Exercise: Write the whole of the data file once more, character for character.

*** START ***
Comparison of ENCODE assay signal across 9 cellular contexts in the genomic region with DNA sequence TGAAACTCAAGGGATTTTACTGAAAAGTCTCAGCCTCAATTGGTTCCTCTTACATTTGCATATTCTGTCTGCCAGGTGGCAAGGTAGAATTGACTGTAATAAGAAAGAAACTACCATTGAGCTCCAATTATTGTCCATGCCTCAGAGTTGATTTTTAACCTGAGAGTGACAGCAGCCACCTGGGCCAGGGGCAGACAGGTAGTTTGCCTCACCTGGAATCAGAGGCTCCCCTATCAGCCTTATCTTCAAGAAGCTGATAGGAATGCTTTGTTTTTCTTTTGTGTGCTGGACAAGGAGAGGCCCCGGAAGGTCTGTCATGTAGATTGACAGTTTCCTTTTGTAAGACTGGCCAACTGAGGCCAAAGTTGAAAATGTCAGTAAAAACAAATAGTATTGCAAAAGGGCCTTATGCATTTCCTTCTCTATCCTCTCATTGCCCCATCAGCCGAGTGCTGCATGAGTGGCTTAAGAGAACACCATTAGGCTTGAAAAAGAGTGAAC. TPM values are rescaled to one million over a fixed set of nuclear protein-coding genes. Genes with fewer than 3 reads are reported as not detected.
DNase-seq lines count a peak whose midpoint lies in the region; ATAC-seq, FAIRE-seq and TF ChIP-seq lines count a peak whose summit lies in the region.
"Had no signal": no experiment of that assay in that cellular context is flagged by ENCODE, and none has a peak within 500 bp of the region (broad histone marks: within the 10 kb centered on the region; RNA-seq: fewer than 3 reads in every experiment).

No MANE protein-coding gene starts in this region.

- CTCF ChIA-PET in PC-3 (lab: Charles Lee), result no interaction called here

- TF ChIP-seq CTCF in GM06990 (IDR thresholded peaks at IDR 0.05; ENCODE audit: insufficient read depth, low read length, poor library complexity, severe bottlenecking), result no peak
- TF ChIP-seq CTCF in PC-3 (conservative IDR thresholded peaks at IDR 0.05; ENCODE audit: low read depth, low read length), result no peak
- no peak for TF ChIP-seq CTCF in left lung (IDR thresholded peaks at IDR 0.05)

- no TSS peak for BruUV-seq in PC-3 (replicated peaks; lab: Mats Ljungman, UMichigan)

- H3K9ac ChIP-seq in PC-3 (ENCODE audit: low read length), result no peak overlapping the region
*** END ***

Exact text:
Comparison of ENCODE assay signal across 9 cellular contexts in the genomic region with DNA sequence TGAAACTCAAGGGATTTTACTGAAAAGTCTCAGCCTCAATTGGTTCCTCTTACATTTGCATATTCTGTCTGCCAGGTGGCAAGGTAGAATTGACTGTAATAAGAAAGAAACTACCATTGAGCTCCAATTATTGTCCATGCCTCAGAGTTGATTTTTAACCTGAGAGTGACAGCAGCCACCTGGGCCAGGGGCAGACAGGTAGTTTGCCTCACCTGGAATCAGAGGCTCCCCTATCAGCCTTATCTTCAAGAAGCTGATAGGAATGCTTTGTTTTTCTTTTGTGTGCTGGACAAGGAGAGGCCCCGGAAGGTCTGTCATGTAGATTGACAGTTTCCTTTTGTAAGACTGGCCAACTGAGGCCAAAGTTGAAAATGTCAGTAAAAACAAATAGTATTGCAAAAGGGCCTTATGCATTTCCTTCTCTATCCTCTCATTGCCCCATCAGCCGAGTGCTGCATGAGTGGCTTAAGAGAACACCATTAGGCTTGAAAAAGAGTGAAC. TPM values are rescaled to one million over a fixed set of nuclear protein-coding genes. Genes with fewer than 3 reads are reported as not detected.
DNase-seq lines count a peak whose midpoint lies in the region; ATAC-seq, FAIRE-seq and TF ChIP-seq lines count a peak whose summit lies in the region.
"Had no signal": no experiment of that assay in that cellular context is flagged by ENCODE, and none has a peak within 500 bp of the region (broad histone marks: within the 10 kb centered on the region; RNA-seq: fewer than 3 reads in every experiment).

No MANE protein-coding gene starts in this region.

- CTCF ChIA-PET in PC-3 (lab: Charles Lee), result no interaction called here

- TF ChIP-seq CTCF in GM06990 (IDR thresholded peaks at IDR 0.05; ENCODE audit: insufficient read depth, low read length, poor library complexity, severe bottlenecking), result no peak
- TF ChIP-seq CTCF in PC-3 (conservative IDR thresholded peaks at IDR 0.05; ENCODE audit: low read depth, low read length), result no peak
- no peak for TF ChIP-seq CTCF in left lung (IDR thresholded peaks at IDR 0.05)

- no TSS peak for BruUV-seq in PC-3 (replicated peaks; lab: Mats Ljungman, UMichigan)

- H3K9ac ChIP-seq in PC-3 (ENCODE audit: low read length), result no peak overlapping the region